After receiving rave reviews for her beverages at the church, Hixon decided to open a pop-up cafe in Opelika at The Dr. J. W. Darden House, a community center, every Saturday in February.     

In June, Hixon received funding from the Lee-Russell Council of Governments and purchased a vacant building near Southern Union Community College. She opened for business in September 2021.   

The cafe is open Monday through Saturday from 7 a.m.- 2 p.m.. It also sells food, such as paninis, bread and cupcakes.

Since its opening in September, the café has made an impression with café lovers in the area. One fan posted on the restaurant's Facebook Page, "Just tried the lemonade oh my when I say good good good. It should be in stores all over the world." 

Hixon called it a "dreamed come true" since opening the cafe. She stated that achieving a goal has been fulfilling.  

"It feels so surreal to know that I finally accomplished something that I have always dreamed about, " Hixon said. "Seeing a goal be accomplished and vision coming forth is the greatest feeling, and the fact that I'm creating a legacy that I can leave for my kids adds to the greatness."  

Though Hixon has achieved her dream of opening a coffee shop, she still maintains her job as a teaching assistant and hopes to work in the medical field. After earning her doctorate degree, she plans to open a medical lab and a science center in the Opelika andAuburn area for children.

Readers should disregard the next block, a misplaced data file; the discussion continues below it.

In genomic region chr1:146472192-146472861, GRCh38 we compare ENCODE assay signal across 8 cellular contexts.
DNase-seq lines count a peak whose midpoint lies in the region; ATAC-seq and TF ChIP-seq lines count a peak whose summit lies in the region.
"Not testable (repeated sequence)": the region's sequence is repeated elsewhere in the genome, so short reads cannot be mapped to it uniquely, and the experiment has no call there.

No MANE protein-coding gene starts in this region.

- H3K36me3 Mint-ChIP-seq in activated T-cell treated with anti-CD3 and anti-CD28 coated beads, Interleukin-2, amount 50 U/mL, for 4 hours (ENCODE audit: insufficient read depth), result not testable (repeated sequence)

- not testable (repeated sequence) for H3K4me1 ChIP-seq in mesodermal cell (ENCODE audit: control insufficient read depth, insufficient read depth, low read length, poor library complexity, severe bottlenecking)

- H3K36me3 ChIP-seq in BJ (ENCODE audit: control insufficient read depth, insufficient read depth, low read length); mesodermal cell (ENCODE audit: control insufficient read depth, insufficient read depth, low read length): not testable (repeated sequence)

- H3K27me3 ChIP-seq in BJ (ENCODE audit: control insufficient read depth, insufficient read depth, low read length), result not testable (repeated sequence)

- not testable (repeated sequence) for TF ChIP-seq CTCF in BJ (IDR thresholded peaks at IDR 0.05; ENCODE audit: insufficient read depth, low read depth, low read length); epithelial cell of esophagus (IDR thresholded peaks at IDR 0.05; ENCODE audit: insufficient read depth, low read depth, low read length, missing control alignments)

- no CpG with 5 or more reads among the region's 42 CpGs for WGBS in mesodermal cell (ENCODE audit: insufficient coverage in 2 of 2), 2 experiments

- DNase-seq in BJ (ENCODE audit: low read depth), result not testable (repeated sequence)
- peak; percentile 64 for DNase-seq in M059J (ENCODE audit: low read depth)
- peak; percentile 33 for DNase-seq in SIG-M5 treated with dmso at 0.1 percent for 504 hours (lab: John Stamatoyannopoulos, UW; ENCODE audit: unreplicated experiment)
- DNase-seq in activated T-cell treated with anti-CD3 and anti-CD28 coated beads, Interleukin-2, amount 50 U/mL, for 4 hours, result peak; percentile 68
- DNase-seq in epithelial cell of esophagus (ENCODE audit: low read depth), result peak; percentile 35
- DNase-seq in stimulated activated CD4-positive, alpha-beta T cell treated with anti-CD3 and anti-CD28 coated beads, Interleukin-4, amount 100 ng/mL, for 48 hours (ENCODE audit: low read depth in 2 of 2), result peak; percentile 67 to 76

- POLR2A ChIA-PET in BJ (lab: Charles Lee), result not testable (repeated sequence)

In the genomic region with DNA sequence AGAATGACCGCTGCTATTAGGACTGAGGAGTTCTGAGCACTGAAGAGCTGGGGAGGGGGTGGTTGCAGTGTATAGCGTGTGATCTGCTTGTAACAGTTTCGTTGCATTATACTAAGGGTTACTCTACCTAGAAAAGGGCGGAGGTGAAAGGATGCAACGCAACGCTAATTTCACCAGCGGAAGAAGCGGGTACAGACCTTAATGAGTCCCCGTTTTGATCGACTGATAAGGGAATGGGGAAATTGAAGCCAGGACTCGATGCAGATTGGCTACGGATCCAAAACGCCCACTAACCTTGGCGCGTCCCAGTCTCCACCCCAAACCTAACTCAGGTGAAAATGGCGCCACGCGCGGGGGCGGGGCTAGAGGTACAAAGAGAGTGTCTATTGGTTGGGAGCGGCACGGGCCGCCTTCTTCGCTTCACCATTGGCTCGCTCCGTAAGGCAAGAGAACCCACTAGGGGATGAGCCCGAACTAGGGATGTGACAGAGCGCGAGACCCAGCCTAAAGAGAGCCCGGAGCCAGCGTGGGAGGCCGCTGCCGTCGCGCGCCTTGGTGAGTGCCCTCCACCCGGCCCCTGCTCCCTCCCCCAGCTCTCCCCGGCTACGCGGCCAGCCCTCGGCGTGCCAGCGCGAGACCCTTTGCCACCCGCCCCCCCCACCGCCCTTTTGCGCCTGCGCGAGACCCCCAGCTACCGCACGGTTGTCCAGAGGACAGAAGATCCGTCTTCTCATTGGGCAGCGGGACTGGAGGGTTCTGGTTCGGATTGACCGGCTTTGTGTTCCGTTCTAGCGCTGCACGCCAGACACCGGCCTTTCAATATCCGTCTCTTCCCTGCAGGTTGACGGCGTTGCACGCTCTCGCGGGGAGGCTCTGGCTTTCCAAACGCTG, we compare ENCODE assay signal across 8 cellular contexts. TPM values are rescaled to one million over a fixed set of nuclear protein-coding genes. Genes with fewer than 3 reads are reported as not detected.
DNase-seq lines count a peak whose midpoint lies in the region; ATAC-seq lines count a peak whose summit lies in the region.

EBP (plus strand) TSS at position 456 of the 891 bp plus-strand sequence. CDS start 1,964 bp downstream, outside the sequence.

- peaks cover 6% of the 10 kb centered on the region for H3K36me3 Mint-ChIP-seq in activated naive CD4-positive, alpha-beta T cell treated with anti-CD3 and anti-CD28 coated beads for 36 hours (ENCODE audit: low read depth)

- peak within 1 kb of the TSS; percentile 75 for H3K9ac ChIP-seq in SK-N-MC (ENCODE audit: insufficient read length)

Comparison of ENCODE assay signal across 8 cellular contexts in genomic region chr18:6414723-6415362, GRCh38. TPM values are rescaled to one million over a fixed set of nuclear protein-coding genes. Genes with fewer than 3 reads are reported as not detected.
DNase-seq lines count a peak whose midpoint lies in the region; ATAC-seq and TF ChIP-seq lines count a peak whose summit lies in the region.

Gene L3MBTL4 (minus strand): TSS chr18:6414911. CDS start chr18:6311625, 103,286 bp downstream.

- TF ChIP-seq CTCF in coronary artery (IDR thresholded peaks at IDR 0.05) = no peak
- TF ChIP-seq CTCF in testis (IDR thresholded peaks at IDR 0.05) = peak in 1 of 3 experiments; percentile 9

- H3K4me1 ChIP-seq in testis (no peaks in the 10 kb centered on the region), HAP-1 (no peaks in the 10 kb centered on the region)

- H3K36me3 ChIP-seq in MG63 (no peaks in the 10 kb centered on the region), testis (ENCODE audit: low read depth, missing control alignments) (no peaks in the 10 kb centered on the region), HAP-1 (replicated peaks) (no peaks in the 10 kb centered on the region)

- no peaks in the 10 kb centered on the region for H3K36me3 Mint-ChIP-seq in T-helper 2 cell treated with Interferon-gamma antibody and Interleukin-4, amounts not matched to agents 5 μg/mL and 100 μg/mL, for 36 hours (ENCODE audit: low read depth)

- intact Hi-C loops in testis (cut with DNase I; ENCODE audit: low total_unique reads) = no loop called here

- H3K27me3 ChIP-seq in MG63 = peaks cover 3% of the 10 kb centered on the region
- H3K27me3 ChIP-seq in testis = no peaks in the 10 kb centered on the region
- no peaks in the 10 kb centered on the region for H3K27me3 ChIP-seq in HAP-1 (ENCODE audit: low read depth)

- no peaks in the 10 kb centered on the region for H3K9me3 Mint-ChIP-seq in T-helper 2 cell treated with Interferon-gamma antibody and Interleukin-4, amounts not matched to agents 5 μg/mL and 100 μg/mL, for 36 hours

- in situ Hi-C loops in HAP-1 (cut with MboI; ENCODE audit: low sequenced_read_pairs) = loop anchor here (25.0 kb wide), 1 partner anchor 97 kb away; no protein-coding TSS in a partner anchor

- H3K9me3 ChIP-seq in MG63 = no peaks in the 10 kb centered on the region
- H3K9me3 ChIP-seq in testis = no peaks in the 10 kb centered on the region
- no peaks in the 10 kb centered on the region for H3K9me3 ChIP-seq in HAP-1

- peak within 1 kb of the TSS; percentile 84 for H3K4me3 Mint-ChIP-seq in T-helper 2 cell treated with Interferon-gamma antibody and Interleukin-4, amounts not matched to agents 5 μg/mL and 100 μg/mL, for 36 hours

Since opening the cafe, she said balancing a professional and personal life has been challenging. But with support from her friends and family, it has become easier. On days when she cannot work, her loved ones operate the cafe, a gesture she deeply appreciates.

Hixon plans to continue to operate her business after she earns her doctorate. She wants to establish generational wealth for her children, expand the location across the country and be a role model to those who have a passion for multiple fields.  

Hixon said she realizes she has a lot to learn about the restaurant business. In the meantime, she is excited she has accomplished her long-awaited goal and wants others to strive for their dreams.  

"Melanin Cafe is my baby," Hixon said. "And I know If I can make my vision a reality, anyone can. If you just put your mind to it if you work hard, if you go forward and don't let anything stop you, you can accomplish anything, and your dreams can and will come true."